Maha Prajnaparamita Sastra

by Gelongma Karma Migme Chödrön | 2001 | 941,039 words

This page describes “ii.a the seven rebirths in kamadhatu” as written by Nagarjuna in his Maha-prajnaparamita-sastra (lit. “the treatise on the great virtue of wisdom”) in the 2nd century. This book, written in five volumes, represents an encyclopedia on Buddhism as well as a commentary on the Pancavimsatisahasrika Prajnaparamita.

1) Someone gives with a perfect intention and maintains morality: he is reborn in the families of the kṣatriyas. The kṣatriyas are the kings (rājan) and great ministers (mahāmātya).

Someone else is attached to books of knowledge (the Vedas?) and does not torment beings: by his generosity and morality, he is reborn in the families of the brāhmaṇas.

[301c] Another, with generosity and mediocre morality is pleased with worldly happiness (lokasukha): he is reborn in the families of the householders (gṛhapati). These householders are ordinary people but very wealthy.

2) In another, generosity and morality are of somewhat higher purity (viśuddhi); this man feels repugnance for domestic things, loves to hear the Dharma and honors worthy people: he is reborn among the Caturmahārājika gods.[1] Why? Because pleasant[2] things appear there as soon as they are thought of (sahacittotpādāt prādurbhavanti); one constantly gets to see the good worthy people (satpuruṣa) of the place, and by honoring them resolutely, one draws near to practicing the meritorious action that consists of meditation (bhāvanāpuṇyakriyāvastu).

3) Another, of pure generosity and morality, honors his father and mother, reveres them (bhadanta) and passionately seeks supremacy (śreṣṭha): he is reborn among the Trāyastriṃśa gods.

4) Another, of pure generosity and morality, who loves to learn and whose mind is gentle, is reborn among the Yāma gods.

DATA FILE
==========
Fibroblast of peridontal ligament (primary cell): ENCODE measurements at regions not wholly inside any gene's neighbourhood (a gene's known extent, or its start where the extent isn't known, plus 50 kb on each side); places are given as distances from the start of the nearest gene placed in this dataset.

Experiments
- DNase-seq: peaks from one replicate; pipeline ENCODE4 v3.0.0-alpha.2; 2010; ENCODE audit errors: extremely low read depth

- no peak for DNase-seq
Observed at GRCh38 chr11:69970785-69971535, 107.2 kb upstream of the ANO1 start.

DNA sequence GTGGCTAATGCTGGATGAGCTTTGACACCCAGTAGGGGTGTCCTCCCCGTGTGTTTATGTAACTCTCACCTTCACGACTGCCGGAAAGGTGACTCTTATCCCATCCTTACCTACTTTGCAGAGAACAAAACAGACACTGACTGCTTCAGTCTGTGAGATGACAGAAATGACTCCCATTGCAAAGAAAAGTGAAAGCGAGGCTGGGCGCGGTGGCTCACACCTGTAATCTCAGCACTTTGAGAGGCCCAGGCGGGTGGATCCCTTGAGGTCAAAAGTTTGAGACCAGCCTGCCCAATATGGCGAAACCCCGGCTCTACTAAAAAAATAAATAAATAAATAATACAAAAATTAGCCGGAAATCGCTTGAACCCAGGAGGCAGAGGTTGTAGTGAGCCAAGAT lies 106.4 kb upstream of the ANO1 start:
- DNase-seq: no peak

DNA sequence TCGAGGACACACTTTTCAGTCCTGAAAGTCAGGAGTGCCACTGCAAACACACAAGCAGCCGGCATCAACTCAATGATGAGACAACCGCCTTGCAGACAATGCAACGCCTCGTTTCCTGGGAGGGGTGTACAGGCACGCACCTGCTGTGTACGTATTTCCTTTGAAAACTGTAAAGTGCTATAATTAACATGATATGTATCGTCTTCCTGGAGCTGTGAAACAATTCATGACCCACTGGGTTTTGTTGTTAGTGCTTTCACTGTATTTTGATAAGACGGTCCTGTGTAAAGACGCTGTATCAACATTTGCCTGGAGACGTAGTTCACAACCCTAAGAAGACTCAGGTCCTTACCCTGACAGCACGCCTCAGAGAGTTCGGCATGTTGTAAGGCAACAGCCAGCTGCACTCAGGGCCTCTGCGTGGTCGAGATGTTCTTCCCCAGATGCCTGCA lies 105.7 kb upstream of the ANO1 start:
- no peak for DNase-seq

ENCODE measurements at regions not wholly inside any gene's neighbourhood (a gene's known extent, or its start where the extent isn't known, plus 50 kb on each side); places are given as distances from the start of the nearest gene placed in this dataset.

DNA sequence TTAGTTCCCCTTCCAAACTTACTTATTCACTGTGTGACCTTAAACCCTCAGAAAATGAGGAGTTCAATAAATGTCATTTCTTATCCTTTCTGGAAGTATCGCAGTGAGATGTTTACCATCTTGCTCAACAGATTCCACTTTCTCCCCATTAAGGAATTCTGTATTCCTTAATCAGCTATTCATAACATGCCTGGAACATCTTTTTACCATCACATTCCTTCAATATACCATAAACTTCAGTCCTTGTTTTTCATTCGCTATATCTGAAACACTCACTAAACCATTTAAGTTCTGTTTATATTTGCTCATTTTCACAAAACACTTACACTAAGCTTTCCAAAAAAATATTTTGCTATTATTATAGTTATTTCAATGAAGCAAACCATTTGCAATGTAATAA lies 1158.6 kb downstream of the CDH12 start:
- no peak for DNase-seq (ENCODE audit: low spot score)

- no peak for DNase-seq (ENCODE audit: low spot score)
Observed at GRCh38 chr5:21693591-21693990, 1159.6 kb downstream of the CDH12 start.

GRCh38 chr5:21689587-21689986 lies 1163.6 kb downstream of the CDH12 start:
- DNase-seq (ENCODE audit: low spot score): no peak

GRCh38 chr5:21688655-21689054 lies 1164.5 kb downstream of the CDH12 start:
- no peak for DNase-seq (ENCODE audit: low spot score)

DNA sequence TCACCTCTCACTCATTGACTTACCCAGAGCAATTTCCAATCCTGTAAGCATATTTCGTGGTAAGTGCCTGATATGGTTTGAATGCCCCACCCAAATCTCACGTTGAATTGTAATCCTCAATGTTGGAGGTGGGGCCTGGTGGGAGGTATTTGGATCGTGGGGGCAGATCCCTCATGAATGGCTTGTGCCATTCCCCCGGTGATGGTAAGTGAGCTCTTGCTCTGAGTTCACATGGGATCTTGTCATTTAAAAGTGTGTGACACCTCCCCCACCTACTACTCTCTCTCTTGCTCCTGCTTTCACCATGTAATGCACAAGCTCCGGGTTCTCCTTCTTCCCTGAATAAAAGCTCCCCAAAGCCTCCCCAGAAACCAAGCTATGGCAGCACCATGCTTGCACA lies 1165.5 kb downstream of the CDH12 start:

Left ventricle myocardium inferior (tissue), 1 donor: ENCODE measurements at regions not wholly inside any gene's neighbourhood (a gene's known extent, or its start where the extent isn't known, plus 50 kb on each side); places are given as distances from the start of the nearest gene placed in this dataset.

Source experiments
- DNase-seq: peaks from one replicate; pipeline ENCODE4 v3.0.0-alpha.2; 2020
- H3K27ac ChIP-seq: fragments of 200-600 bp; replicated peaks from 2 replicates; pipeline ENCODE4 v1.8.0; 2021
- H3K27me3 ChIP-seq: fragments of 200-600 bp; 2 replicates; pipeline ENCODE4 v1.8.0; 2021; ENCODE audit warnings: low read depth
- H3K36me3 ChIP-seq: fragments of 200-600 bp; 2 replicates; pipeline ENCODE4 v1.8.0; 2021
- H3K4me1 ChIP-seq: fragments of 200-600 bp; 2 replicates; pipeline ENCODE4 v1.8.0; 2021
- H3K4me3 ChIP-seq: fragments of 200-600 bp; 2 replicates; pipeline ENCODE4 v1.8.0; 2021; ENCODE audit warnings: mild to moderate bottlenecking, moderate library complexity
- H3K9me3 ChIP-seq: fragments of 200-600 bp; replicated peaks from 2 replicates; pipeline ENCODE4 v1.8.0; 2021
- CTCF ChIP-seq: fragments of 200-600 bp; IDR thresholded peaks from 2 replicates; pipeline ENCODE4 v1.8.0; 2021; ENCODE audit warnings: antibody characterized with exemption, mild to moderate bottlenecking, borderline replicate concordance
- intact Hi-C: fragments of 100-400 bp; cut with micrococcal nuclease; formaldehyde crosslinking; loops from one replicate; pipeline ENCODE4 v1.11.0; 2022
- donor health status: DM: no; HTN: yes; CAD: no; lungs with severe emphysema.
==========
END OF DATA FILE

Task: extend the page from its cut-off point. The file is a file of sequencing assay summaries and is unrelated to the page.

5) Another, of pure generosity and morality, develops these two qualities further; he loves learning (bāhuśrutya), discriminates the beautiful and the ugly, desires nirvāṇa and is intensely attached to the qualities (guṇa): he is reborn among the Tuṣita gods.

6) Another, generous, magnanimous, moral and erudite (bahuśruta), loves to learn and earns his living by his own strength: he is reborn among the Nirmāṇarati gods.

7) Another, when he gives, shows deepening pure morality; he loves erudition (bāhuśrutya) and considers himself a spiritual person (sattva); but unable to undergo suffering, he seeks his satisfactions from someone else (para): he is reborn among the Paranirmitavaśavartin gods, ‘gods using the desirable objects (kāma or kāmaguṇa) created by others in a sovereign manner’.[3] This is a question of female shapes knowingly and ingeniously created by others (paranirmita); the Paranirmitavaśavartin gods take hold of these five objects of enjoyment (pañcakāmaguṇa) and use them in a sovereign manner (vaśe vartayanti). They are like destitute people who fight over a patrimony.

Finally, it is as a result of a wish (praṇidhāna) formulated at the moment of the gift that one is reborn in the paradises.

[Dānupapattisutta].[4] – Thus it is said in a sūtra: A man cultivates a little bit of generosity and morality but is ignorant of the existence of the dhyānas and the absorptions (samāpatti). Learning of the existence of the Cāturmahārājika gods, he mentally makes them [the object] of his aspirations (cetaḥpraṇidhi). The Buddha has said: “At the end of his life, this man will be reborn among the Caturmahārājika gods: that is absolutely certain.” It is the same [in regard to rebirth among the other gods of kāmadhātu] up to and including the Paranirmitavaśavartin gods.

Footnotes and references:


For a precise definition of the six classes of kamādevas, see Kośa, III, p. 166.


I.e., the five objects of enjoyment (pañcakāmaguṇa), colors, (rūpa), etc.


Dīgha, III, p. 218: Santi sattā paranimmitakāmā, te paranimmitesu kāmesu vasaṃ vattenti seyyathā pi devā paranimmitavasavattī.


Passage cited above, p. 2222F, n. 1.

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